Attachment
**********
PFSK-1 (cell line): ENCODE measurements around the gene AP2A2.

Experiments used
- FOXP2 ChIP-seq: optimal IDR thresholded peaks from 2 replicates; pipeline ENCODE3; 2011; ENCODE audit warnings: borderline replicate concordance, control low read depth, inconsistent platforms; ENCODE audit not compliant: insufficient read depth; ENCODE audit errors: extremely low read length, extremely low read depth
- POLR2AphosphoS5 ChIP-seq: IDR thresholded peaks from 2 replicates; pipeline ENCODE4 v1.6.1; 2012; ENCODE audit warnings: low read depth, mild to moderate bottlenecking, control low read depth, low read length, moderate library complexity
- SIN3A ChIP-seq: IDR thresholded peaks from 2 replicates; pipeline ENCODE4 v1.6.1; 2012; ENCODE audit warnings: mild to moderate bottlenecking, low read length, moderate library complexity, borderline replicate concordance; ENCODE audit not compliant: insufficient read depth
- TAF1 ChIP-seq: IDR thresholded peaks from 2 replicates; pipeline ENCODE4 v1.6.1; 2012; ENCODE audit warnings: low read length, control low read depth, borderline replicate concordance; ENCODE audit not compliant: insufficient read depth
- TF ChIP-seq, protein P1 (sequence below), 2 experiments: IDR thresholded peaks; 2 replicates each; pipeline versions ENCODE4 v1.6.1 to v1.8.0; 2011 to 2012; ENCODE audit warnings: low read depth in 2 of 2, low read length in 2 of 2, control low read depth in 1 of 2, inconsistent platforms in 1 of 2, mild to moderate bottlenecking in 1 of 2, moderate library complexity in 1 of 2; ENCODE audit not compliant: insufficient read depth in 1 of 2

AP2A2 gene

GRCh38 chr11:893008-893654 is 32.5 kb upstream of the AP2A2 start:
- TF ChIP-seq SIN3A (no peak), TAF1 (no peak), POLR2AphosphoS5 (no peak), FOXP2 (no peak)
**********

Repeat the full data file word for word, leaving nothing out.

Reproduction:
PFSK-1 (cell line): ENCODE measurements around the gene AP2A2.

Experiments used
- FOXP2 ChIP-seq: optimal IDR thresholded peaks from 2 replicates; pipeline ENCODE3; 2011; ENCODE audit warnings: borderline replicate concordance, control low read depth, inconsistent platforms; ENCODE audit not compliant: insufficient read depth; ENCODE audit errors: extremely low read length, extremely low read depth
- POLR2AphosphoS5 ChIP-seq: IDR thresholded peaks from 2 replicates; pipeline ENCODE4 v1.6.1; 2012; ENCODE audit warnings: low read depth, mild to moderate bottlenecking, control low read depth, low read length, moderate library complexity
- SIN3A ChIP-seq: IDR thresholded peaks from 2 replicates; pipeline ENCODE4 v1.6.1; 2012; ENCODE audit warnings: mild to moderate bottlenecking, low read length, moderate library complexity, borderline replicate concordance; ENCODE audit not compliant: insufficient read depth
- TAF1 ChIP-seq: IDR thresholded peaks from 2 replicates; pipeline ENCODE4 v1.6.1; 2012; ENCODE audit warnings: low read length, control low read depth, borderline replicate concordance; ENCODE audit not compliant: insufficient read depth
- TF ChIP-seq, protein P1 (sequence below), 2 experiments: IDR thresholded peaks; 2 replicates each; pipeline versions ENCODE4 v1.6.1 to v1.8.0; 2011 to 2012; ENCODE audit warnings: low read depth in 2 of 2, low read length in 2 of 2, control low read depth in 1 of 2, inconsistent platforms in 1 of 2, mild to moderate bottlenecking in 1 of 2, moderate library complexity in 1 of 2; ENCODE audit not compliant: insufficient read depth in 1 of 2

AP2A2 gene

GRCh38 chr11:893008-893654 is 32.5 kb upstream of the AP2A2 start:
- TF ChIP-seq SIN3A (no peak), TAF1 (no peak), POLR2AphosphoS5 (no peak), FOXP2 (no peak)